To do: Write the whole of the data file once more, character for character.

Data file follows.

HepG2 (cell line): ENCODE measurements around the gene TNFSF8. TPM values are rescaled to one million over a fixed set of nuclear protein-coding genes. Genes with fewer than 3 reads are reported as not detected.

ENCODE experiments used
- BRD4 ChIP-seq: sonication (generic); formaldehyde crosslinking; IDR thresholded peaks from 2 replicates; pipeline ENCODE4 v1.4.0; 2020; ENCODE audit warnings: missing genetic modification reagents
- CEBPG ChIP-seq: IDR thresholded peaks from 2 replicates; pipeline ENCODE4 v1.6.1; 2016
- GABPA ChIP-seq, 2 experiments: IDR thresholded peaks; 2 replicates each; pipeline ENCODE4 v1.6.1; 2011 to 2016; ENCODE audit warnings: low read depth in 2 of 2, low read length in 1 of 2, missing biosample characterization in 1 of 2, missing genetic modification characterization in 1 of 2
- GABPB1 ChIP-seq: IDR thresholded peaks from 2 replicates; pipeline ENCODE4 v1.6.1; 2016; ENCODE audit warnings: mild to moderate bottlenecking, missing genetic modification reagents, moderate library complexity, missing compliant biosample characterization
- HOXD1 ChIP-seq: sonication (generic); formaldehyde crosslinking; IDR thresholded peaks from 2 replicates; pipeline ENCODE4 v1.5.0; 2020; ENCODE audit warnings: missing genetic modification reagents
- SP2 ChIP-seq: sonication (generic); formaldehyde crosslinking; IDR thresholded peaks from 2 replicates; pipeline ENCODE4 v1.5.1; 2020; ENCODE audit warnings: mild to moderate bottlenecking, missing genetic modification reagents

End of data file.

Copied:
HepG2 (cell line): ENCODE measurements around the gene TNFSF8. TPM values are rescaled to one million over a fixed set of nuclear protein-coding genes. Genes with fewer than 3 reads are reported as not detected.

ENCODE experiments used
- BRD4 ChIP-seq: sonication (generic); formaldehyde crosslinking; IDR thresholded peaks from 2 replicates; pipeline ENCODE4 v1.4.0; 2020; ENCODE audit warnings: missing genetic modification reagents
- CEBPG ChIP-seq: IDR thresholded peaks from 2 replicates; pipeline ENCODE4 v1.6.1; 2016
- GABPA ChIP-seq, 2 experiments: IDR thresholded peaks; 2 replicates each; pipeline ENCODE4 v1.6.1; 2011 to 2016; ENCODE audit warnings: low read depth in 2 of 2, low read length in 1 of 2, missing biosample characterization in 1 of 2, missing genetic modification characterization in 1 of 2
- GABPB1 ChIP-seq: IDR thresholded peaks from 2 replicates; pipeline ENCODE4 v1.6.1; 2016; ENCODE audit warnings: mild to moderate bottlenecking, missing genetic modification reagents, moderate library complexity, missing compliant biosample characterization
- HOXD1 ChIP-seq: sonication (generic); formaldehyde crosslinking; IDR thresholded peaks from 2 replicates; pipeline ENCODE4 v1.5.0; 2020; ENCODE audit warnings: missing genetic modification reagents
- SP2 ChIP-seq: sonication (generic); formaldehyde crosslinking; IDR thresholded peaks from 2 replicates; pipeline ENCODE4 v1.5.1; 2020; ENCODE audit warnings: mild to moderate bottlenecking, missing genetic modification reagents